Horm Metab Res 2009; 41(5): 402-407
DOI: 10.1055/s-0028-1128131
Humans, Clinical

© Georg Thieme Verlag KG Stuttgart · New York

Cyclic Changes of Vitamin D and PTH are Primarily Regulated by Solar Radiation: 5-Year Analysis of a German (50° N) Population

J. Reusch 1 , H. Ackermann 2 , K. Badenhoop 1
  • 1Department of Internal Medicine I, Division Endocrinology, J. W. Goethe University, Frankfurt, Germany
  • 2Department of Biomathematics, J. W. Goethe University, Frankfurt, Germany
Further Information

Publication History

received 23.05.2008

accepted 25.11.2008

Publication Date:
24 February 2009 (online)


Cutaneous vitamin D precursor production depends on UV-exposure and is ineffective in most regions above latitudes of 50° in winter. We hypothesized whether the cyclic course of vitamin D levels can be modelled with sunshine duration and would affect parathyroid hormone concentrations, but not calcium in a large patient population. We investigated 13330 blood samples from 6099 in- and out patients for 25(OH)D3, 1,25(OH)2D3, PTH, and total Ca in Frankfurt, Germany over 6.5 years. Vitamin D deficiency [25(OH)D3 <10 ng/ml] was found in 12.23% and vitamin D insufficiency [25(OH)D3 <20 ng/ml] in 40.62% of all the blood samples and more frequently during winter. We observed a significant difference between men and women, children and adults, migrants and local residents. Cycling of the curve was significantly related to Julian day for 25(OH)D3 and parathyroid hormone (PTH), but not for 1,25(OH)2D3 and Ca. The peak concentration of 25(OH)D3 was found at Aug 16th and correlated well with the length of day whereas PTH is inversely related with 25(OH)D3. Seasonal cycling of 25(OH)D3-levels correlated significantly with Julian Day and inversely with PTH. This tight feed back ensures stable Ca concentrations within narrow limits. We conclude that changes in vitamin D levels are mainly regulated by solar radiation and to a lesser degree by other factors such as nutrition.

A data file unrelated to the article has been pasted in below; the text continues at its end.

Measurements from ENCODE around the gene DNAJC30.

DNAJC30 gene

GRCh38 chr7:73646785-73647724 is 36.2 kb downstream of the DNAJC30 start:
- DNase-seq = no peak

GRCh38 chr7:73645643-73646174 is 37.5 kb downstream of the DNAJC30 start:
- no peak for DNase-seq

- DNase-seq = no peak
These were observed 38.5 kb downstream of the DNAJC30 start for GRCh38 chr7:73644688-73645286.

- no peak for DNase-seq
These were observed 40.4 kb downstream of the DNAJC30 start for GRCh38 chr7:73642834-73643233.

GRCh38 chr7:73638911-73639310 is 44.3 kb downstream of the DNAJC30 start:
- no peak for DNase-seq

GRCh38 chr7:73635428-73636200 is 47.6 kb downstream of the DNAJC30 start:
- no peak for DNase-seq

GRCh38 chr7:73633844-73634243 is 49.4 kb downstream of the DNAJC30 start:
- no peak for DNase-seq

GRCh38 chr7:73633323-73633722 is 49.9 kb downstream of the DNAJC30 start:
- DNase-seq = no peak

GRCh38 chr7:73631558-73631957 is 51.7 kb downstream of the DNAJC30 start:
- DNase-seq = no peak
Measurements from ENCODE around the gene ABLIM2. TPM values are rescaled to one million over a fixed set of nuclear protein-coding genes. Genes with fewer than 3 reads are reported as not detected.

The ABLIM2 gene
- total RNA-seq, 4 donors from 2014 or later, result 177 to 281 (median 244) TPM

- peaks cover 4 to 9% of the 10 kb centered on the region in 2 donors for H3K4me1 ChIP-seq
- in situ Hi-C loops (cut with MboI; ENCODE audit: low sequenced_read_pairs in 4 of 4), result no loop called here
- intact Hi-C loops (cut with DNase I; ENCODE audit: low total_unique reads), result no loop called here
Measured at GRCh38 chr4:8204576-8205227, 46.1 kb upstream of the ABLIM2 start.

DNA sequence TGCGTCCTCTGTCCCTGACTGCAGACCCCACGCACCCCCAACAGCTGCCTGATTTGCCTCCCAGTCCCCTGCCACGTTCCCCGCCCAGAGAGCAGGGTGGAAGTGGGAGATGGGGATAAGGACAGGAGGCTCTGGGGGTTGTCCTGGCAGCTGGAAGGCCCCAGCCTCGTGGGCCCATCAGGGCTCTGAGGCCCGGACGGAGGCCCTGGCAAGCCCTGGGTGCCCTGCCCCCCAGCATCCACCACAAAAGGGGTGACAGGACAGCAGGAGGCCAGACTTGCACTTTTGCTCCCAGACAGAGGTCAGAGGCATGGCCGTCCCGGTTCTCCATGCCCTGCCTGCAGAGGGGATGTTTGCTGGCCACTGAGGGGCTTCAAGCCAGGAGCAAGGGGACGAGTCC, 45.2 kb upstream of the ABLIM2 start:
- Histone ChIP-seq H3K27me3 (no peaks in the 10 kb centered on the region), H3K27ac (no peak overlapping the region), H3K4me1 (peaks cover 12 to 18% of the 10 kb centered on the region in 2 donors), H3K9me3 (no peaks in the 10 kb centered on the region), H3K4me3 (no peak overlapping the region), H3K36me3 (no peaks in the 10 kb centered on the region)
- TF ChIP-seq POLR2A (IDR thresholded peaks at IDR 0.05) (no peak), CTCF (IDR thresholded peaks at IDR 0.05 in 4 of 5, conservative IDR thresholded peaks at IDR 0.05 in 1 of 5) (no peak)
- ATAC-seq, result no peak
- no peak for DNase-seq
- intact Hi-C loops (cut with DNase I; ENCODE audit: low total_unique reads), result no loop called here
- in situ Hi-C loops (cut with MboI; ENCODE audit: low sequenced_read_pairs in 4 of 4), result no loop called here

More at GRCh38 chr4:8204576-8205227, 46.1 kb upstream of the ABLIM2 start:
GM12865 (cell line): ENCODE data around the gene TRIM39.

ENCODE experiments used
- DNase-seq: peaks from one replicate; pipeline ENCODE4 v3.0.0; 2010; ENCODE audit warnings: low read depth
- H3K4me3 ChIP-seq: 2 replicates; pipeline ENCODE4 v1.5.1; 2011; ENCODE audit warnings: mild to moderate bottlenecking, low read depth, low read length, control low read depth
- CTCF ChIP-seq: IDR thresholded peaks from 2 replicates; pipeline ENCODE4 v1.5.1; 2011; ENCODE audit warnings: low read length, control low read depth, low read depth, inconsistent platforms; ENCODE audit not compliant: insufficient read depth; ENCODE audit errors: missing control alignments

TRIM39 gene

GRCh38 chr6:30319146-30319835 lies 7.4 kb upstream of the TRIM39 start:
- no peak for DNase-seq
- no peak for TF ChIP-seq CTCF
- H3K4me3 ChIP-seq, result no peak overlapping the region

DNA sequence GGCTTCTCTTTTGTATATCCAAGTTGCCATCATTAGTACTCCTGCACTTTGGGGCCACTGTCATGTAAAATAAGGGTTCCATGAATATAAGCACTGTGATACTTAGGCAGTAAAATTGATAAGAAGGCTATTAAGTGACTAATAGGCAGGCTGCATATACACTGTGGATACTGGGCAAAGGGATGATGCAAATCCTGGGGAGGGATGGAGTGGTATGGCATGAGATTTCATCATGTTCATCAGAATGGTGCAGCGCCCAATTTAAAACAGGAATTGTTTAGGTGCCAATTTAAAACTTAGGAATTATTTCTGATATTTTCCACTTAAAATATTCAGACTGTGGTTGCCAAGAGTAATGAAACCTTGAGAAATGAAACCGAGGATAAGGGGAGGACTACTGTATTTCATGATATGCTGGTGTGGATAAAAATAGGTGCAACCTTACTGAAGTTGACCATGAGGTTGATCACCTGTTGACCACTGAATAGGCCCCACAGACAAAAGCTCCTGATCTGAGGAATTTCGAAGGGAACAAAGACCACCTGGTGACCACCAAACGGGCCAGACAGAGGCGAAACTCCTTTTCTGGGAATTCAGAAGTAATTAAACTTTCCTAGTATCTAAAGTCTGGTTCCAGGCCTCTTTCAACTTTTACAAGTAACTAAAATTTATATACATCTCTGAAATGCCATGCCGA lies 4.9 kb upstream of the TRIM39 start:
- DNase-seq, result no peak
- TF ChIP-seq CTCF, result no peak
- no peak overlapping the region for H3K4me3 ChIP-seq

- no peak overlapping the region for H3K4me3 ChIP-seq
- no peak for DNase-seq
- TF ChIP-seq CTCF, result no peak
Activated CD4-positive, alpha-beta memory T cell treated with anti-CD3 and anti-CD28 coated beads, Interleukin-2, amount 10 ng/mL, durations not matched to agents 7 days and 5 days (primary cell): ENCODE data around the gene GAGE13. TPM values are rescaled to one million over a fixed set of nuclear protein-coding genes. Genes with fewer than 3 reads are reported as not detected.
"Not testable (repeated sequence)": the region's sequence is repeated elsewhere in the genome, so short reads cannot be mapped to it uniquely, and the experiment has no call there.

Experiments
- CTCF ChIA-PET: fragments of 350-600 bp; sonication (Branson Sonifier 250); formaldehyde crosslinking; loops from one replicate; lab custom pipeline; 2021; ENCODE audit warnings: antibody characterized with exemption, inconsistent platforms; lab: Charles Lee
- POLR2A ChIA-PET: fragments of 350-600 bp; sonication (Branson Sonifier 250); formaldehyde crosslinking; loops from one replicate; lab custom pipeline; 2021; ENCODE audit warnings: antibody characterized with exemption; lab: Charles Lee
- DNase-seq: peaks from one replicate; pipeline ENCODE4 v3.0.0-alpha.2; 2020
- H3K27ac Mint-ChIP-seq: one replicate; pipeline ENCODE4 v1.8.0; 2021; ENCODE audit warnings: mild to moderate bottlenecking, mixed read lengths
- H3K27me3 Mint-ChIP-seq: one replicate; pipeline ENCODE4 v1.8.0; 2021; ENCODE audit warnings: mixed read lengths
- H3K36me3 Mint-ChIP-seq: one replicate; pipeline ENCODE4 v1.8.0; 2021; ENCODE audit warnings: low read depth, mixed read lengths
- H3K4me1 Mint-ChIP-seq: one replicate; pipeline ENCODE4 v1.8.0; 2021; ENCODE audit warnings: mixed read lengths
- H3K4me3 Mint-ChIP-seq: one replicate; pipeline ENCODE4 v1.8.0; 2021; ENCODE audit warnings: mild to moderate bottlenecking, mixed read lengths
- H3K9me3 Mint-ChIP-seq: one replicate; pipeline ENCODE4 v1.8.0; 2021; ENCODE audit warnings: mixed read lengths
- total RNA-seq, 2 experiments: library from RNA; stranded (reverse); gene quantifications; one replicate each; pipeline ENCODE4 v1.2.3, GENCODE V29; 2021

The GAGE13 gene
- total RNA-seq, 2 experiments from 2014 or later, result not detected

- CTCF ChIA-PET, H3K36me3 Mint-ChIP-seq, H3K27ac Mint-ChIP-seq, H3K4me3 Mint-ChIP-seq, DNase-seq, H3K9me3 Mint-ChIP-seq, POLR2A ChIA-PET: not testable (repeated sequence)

J. Reusch

Department of Internal Medicine I

Division Endocrinology

J. W. Goethe University

Theodor-Stern-Kai 7

69590 Frankfurt/Main


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